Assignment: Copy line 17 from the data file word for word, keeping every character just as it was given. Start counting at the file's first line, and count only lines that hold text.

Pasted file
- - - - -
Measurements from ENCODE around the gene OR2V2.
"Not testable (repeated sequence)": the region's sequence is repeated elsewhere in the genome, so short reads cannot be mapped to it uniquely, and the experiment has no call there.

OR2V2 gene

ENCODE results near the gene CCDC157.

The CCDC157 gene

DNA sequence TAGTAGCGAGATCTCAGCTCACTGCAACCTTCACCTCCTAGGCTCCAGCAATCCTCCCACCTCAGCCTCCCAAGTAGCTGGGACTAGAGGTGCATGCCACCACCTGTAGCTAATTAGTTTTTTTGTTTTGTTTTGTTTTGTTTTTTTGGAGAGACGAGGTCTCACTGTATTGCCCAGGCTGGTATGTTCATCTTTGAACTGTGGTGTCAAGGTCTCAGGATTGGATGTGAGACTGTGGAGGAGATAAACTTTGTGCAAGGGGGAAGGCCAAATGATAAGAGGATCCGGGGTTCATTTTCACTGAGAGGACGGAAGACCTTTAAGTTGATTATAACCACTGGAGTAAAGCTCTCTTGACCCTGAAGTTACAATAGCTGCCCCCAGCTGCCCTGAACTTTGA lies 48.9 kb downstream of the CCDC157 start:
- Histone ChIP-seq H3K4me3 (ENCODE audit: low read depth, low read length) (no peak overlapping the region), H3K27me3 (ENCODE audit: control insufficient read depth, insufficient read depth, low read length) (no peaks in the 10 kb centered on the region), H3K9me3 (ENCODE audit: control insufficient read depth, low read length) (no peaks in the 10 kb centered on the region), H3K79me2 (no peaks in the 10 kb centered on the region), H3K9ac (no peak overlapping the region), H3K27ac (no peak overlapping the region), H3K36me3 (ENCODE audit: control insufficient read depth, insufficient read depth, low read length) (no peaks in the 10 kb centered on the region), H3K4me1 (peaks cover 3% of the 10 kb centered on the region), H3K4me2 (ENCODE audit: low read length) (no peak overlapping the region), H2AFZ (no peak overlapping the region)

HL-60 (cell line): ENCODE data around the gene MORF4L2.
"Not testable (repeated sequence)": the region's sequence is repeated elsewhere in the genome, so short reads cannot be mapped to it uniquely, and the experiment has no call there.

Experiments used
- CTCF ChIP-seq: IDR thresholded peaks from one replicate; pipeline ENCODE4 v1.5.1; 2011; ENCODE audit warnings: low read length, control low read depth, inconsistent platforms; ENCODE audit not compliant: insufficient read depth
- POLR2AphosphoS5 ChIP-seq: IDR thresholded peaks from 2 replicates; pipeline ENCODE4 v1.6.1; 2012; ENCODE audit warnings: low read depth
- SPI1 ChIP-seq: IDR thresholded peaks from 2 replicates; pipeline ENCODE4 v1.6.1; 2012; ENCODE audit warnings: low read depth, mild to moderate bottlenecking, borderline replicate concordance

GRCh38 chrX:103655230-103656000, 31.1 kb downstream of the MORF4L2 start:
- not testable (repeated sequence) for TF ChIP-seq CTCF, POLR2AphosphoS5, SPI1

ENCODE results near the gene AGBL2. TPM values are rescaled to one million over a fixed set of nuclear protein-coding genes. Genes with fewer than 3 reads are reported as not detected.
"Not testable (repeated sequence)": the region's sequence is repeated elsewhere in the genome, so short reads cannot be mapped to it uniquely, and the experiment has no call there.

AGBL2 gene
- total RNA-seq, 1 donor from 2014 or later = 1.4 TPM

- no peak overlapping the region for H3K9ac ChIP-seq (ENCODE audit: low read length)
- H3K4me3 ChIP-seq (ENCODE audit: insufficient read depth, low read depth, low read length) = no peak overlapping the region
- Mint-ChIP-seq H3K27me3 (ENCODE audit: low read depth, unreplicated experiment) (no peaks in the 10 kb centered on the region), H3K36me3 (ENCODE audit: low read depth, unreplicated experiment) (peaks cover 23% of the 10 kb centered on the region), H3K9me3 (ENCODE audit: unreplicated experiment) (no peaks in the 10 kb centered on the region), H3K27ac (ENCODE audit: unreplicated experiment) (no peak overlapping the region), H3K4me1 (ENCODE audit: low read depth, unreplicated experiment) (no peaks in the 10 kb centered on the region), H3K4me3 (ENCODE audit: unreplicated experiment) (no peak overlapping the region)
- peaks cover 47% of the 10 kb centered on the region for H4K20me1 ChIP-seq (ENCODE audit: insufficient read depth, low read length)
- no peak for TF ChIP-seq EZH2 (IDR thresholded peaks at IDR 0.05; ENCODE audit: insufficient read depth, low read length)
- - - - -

"Not testable (repeated sequence)": the region's sequence is repeated elsewhere in the genome, so short reads cannot be mapped to it uniquely, and the experiment has no call there.